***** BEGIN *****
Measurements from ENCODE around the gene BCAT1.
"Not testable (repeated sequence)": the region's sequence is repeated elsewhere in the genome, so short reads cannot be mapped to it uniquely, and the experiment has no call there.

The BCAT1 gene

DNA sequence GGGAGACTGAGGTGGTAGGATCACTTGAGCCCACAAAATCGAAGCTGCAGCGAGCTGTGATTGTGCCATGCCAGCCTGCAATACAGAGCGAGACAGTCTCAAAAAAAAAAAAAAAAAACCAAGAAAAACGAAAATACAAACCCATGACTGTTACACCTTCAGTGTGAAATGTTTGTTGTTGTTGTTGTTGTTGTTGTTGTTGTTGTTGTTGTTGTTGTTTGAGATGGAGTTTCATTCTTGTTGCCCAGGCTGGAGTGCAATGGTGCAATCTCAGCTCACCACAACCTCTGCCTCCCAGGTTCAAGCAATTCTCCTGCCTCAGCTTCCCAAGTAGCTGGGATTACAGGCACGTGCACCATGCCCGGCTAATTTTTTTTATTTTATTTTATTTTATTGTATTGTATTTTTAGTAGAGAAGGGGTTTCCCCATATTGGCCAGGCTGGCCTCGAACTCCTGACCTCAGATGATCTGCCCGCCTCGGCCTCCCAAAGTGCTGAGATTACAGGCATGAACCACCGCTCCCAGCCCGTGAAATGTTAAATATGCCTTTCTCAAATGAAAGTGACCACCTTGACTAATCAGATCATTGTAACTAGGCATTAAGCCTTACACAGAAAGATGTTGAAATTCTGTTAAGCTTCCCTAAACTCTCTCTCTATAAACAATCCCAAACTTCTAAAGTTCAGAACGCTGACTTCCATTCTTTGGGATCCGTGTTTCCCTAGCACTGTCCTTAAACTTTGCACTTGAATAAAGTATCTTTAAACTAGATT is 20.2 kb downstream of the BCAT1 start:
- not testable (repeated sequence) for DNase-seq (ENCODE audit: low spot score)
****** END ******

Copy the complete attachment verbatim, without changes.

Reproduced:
Measurements from ENCODE around the gene BCAT1.
"Not testable (repeated sequence)": the region's sequence is repeated elsewhere in the genome, so short reads cannot be mapped to it uniquely, and the experiment has no call there.

The BCAT1 gene

DNA sequence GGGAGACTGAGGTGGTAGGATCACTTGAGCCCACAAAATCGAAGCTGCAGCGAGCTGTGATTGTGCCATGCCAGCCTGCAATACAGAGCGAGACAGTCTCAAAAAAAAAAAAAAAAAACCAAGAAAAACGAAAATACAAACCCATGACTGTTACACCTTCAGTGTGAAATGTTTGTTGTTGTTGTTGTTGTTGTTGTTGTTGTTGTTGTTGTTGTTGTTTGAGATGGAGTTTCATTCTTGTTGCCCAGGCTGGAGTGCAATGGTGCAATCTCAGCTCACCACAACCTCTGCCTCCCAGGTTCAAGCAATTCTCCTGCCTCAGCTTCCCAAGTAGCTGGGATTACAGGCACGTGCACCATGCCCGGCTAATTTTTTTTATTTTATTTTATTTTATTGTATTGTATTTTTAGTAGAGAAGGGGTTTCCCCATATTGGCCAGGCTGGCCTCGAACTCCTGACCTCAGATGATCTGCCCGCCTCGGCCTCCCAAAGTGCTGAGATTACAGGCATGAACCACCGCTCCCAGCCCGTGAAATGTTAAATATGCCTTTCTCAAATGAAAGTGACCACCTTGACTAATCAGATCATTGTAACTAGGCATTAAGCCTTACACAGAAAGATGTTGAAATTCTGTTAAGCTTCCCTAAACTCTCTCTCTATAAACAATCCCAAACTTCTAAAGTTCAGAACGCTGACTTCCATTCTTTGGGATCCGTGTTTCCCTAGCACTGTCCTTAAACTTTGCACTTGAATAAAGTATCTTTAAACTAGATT is 20.2 kb downstream of the BCAT1 start:
- not testable (repeated sequence) for DNase-seq (ENCODE audit: low spot score)